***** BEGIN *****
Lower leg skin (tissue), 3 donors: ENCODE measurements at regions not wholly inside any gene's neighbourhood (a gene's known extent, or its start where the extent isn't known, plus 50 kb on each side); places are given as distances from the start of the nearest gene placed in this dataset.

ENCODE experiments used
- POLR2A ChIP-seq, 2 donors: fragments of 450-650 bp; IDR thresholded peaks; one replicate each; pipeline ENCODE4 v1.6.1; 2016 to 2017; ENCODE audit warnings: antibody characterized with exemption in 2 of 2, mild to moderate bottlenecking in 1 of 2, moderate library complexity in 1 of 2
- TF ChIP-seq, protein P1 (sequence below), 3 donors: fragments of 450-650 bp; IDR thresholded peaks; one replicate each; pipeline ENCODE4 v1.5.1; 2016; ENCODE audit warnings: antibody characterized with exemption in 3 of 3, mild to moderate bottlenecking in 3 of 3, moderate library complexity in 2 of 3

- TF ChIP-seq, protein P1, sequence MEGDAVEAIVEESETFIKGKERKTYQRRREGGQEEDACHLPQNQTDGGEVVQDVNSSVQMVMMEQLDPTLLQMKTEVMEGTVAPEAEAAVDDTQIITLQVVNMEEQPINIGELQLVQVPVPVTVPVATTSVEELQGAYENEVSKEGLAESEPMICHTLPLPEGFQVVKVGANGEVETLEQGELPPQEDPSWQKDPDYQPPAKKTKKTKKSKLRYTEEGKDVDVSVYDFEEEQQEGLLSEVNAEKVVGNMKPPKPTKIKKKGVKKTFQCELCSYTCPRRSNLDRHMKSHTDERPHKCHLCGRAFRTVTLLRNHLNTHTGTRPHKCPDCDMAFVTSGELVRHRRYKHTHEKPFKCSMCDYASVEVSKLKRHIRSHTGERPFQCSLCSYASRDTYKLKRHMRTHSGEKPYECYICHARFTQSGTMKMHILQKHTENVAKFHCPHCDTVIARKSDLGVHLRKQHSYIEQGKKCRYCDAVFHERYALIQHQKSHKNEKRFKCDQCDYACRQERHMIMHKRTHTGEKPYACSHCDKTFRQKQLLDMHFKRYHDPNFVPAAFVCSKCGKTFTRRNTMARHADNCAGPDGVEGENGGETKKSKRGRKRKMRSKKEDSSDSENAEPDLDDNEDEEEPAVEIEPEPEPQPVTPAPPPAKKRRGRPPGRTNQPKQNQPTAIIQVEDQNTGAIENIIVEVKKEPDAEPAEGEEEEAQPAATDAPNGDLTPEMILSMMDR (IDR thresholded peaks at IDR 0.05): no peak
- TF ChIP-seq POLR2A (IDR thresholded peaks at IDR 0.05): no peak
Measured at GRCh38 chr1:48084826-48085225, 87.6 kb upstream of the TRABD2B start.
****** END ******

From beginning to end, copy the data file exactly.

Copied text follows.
Lower leg skin (tissue), 3 donors: ENCODE measurements at regions not wholly inside any gene's neighbourhood (a gene's known extent, or its start where the extent isn't known, plus 50 kb on each side); places are given as distances from the start of the nearest gene placed in this dataset.

ENCODE experiments used
- POLR2A ChIP-seq, 2 donors: fragments of 450-650 bp; IDR thresholded peaks; one replicate each; pipeline ENCODE4 v1.6.1; 2016 to 2017; ENCODE audit warnings: antibody characterized with exemption in 2 of 2, mild to moderate bottlenecking in 1 of 2, moderate library complexity in 1 of 2
- TF ChIP-seq, protein P1 (sequence below), 3 donors: fragments of 450-650 bp; IDR thresholded peaks; one replicate each; pipeline ENCODE4 v1.5.1; 2016; ENCODE audit warnings: antibody characterized with exemption in 3 of 3, mild to moderate bottlenecking in 3 of 3, moderate library complexity in 2 of 3

- TF ChIP-seq, protein P1, sequence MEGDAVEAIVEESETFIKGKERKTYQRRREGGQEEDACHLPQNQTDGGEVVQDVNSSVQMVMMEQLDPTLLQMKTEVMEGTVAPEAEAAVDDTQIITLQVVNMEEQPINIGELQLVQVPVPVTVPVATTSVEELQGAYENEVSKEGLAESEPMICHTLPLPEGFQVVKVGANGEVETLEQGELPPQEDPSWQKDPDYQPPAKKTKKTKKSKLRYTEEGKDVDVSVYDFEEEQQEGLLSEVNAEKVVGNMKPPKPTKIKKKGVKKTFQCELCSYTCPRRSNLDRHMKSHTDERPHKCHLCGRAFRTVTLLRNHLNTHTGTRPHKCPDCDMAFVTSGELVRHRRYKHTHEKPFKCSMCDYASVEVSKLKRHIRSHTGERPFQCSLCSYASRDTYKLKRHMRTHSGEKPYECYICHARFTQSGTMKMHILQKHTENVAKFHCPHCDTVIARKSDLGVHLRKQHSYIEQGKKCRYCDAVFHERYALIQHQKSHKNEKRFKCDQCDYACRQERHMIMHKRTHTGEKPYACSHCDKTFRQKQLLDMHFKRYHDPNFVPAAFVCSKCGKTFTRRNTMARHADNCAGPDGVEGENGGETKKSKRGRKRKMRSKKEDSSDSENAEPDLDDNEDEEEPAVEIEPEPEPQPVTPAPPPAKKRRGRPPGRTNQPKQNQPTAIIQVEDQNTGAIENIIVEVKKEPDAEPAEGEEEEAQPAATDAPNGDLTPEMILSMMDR (IDR thresholded peaks at IDR 0.05): no peak
- TF ChIP-seq POLR2A (IDR thresholded peaks at IDR 0.05): no peak
Measured at GRCh38 chr1:48084826-48085225, 87.6 kb upstream of the TRABD2B start.